The Polymerase Chain Reaction (PCR) enables a powerful amplification of a specific target sequence – if it is present in the tested sample. PCR is used for many applications in life science research as well as clinical diagnostics.
In life science research, PCR is used for two very different types of applications – either for sensitive detection purposes or as a "toolbox" method in different aspects of molecular biology applications, where requirements as to the level of sensitivity are very relaxed.
So, PCR can be viewed both as a sensitive diagnostic technology and a molecular biology toolbox method with no specific sensitivity requirements.
When performing the "insensitive" variant of PCR (initial copy number of target is above 100,000 in the reaction) – there are no specific requirements as to assay optimization or laboratory design. The initial copy number is so large that any standard buffer / enzyme will produce a positive result, as long as the primer design results in operational primers. Furthermore, The initial copy number "vaccinates" the assay against impact of carry-over contaminating PCR products from previous assays. Thus, there are no specific requirements as to laboratory design.
However, when performing the sensitive variant of PCR, all aspects of the assay must be optimized in order to ensure maximum sensitivity with minimal background and no contamination.
TINA-modified PCR primers will improve the efficacy (allowing shorter PCR programs, higher annealing temperatures, lower primer concentrations or higher stringency of the buffer system) of your end-point PCR assay.
If you want to upgrade an existing PCR assay with TINA- primers, reorder the primers with a 5' TINA modification or if you are designing a new PCR assay, order the primers with a 5' TINA modification. The PCR conditions with TINA-primers has to be optimized (protocol points 3 to 7 below). Once you have identified the optimal combination of annealing temperature (Ta) and Mg⁺⁺, enzyme and primer concentrations in your buffer of choice, your “Optimal combination” implies that you cannot reduce your primer concentration or increase your Ta further without loss of efficiency (sensitivity in end-point PCR).
IMPORTANT: If you are unable to observe this effect, your assay is un-stressed and must be optimized further. Following this optimization, you will be able to observe even lower primer concentrations and/or higher Ta by TINA –primers without compromising your assay efficacy.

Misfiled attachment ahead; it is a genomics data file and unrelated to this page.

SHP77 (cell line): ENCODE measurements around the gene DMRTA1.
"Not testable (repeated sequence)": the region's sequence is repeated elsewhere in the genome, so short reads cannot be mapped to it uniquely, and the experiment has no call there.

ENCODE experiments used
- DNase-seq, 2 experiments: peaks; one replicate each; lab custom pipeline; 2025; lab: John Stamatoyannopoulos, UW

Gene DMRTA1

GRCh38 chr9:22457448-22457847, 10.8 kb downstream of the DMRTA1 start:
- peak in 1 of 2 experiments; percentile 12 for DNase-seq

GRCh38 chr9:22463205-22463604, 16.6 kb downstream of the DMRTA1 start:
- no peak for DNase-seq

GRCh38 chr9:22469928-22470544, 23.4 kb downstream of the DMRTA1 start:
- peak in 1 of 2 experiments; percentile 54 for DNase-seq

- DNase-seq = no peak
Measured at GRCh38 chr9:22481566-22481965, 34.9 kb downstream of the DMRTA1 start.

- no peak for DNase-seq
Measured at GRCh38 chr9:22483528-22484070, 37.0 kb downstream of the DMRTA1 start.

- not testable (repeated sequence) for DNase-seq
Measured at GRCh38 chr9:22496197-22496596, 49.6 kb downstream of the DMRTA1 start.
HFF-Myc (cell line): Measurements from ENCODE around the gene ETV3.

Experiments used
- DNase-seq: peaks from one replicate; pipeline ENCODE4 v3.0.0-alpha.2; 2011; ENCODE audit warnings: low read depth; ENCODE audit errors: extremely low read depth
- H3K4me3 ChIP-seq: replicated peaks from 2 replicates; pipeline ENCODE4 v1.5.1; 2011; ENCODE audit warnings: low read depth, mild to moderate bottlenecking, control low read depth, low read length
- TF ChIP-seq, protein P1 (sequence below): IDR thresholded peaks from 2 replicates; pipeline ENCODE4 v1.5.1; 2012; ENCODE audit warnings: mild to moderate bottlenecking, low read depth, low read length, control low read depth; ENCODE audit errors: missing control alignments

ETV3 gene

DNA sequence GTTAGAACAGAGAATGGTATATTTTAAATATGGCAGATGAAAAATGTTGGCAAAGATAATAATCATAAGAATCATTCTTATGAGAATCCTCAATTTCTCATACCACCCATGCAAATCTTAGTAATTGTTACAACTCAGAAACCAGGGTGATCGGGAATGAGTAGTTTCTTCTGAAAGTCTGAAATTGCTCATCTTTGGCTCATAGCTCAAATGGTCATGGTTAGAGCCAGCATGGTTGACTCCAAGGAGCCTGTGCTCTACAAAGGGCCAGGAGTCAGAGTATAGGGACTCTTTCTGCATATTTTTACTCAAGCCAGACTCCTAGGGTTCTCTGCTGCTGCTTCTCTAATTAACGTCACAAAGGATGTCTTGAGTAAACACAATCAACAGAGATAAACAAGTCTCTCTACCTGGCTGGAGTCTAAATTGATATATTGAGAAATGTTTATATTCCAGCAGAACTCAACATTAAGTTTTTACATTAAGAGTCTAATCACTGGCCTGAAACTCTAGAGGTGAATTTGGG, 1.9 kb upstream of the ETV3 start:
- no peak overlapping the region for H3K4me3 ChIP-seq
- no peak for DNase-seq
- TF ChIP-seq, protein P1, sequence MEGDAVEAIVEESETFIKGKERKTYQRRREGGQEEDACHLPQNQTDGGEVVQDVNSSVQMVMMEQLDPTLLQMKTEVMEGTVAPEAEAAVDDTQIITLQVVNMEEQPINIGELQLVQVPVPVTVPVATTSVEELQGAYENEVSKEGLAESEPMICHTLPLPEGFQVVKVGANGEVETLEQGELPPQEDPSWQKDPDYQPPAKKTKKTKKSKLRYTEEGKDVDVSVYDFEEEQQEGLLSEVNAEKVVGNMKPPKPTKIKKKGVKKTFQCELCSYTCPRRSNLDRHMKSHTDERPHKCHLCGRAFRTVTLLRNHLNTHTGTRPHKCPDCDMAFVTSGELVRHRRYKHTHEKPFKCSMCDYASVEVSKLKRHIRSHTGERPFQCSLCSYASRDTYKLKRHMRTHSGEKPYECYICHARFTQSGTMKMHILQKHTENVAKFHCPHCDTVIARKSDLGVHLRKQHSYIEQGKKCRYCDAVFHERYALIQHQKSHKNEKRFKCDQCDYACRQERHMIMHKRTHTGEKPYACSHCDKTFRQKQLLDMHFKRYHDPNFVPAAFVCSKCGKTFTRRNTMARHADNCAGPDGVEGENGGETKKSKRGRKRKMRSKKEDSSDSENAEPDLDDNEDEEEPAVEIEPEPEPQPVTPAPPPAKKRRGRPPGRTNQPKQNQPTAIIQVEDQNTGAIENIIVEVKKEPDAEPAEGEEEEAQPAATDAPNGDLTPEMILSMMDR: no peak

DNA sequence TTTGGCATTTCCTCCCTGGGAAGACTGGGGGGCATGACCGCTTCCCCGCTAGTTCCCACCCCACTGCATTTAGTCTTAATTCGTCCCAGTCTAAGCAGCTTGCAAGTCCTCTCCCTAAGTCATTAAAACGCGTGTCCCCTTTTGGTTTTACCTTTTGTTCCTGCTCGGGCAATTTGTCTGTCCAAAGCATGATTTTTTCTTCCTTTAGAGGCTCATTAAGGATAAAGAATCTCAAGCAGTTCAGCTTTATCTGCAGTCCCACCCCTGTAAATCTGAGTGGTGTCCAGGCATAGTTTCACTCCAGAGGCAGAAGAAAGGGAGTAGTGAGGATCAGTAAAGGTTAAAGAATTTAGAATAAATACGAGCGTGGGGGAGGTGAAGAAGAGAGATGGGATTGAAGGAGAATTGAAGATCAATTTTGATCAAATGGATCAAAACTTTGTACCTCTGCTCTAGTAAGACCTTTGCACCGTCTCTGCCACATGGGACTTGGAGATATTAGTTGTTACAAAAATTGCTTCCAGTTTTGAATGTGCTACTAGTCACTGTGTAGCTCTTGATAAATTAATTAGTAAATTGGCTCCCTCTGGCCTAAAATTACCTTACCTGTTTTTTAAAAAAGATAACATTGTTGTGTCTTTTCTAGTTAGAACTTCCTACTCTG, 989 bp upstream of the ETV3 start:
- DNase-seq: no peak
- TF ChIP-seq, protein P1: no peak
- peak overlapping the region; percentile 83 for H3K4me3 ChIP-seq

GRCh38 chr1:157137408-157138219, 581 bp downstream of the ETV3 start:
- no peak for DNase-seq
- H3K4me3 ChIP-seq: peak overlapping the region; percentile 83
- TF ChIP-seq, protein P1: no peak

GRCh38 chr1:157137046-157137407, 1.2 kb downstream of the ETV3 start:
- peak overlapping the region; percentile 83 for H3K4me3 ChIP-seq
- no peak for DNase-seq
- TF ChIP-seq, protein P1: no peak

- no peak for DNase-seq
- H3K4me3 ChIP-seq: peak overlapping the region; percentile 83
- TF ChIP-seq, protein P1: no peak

If you are designing a new PCR assay and wish to take advantage of the increased efficacy made possible by TINA- primers, please observe the protocol below:
- Design your PCR primers. Use conventional primer design software – e.g. Primer3
- Order your PCR primers with a 5´ TINA modification here
- Choose your buffer. A stringent, low salt buffer should be used. The following buffers have been successfully tested in TINA-PCR: Qiagen QuantiTect SYBR Green, Roche FastStart SYBR Green, Invitrogen Power SYBR Green, TaKaRa SYBR Premix, KAPA SYBR FAST, Fischer Absolute qPCR SYBR Green, Agilent Brilliant III Ultra-Fast SYBR Green plus a “Home-made” 10x buffer (104 mM Tris-HCl, 568 mM Trizma-base, 160 mM (NH₄)₂SO₄, 0.1% Tween 80, 300 mM NaCl)
- Choose your enzyme (if not included in buffer system). The following polymerases have been successfully tested in TINA-PCR: Qiagen HotStarTaq, Roche FastStart Taq, Invitrogen AmpliTaq Gold, TaKaRa Ex Taq HS, KAPA SYBR, KAPA2G Robust HS, Fischer Thermo-Start and Agilent Taq
- Optimize your Ta: Use positive control material, your buffer and enzyme of choice and 200 nM TINA-primers. Test Ta in the range from calculated Ta (e.g. Primer3) to the level where the PCR signal disappears. Please remember that the TINA modification increases the primer Ta around 3 to 4°C compared to the calculated Ta for conventional DNA primers. Evaluate PCR products (e.g. band on a gel) and choose Ta where PCR product intensity starts to decline. NB: Ta differs between PCR platforms – always re-optimize Ta when performing assay on new platform – or in a new reaction volume
- Optimize your primer concentration, Mg⁺⁺ concentration and polymerase concentration (if possible) at the Ta determined by the Ta optimization: Test all possible combinations of: Primer (50 - 100 - 200 nM), Mg⁺⁺ (1.5 - 2 - 2.5 - 3 - 3.5 mM), Polymerase (0.05 - 0.10 - 0.20 U/µL). Evaluate PCR products (e.g. band on a gel) and identify optimal combination of the variables
- Define analytical sensitivity by testing a serial dilution of a): positive control with known target copy number or b): other standardized positive control – using variables using optimized Ta and Mg++ concentrations
- Optional: Optimize PCR program cycling parameters (length of denaturing / annealing / elongation phase – number of cycles)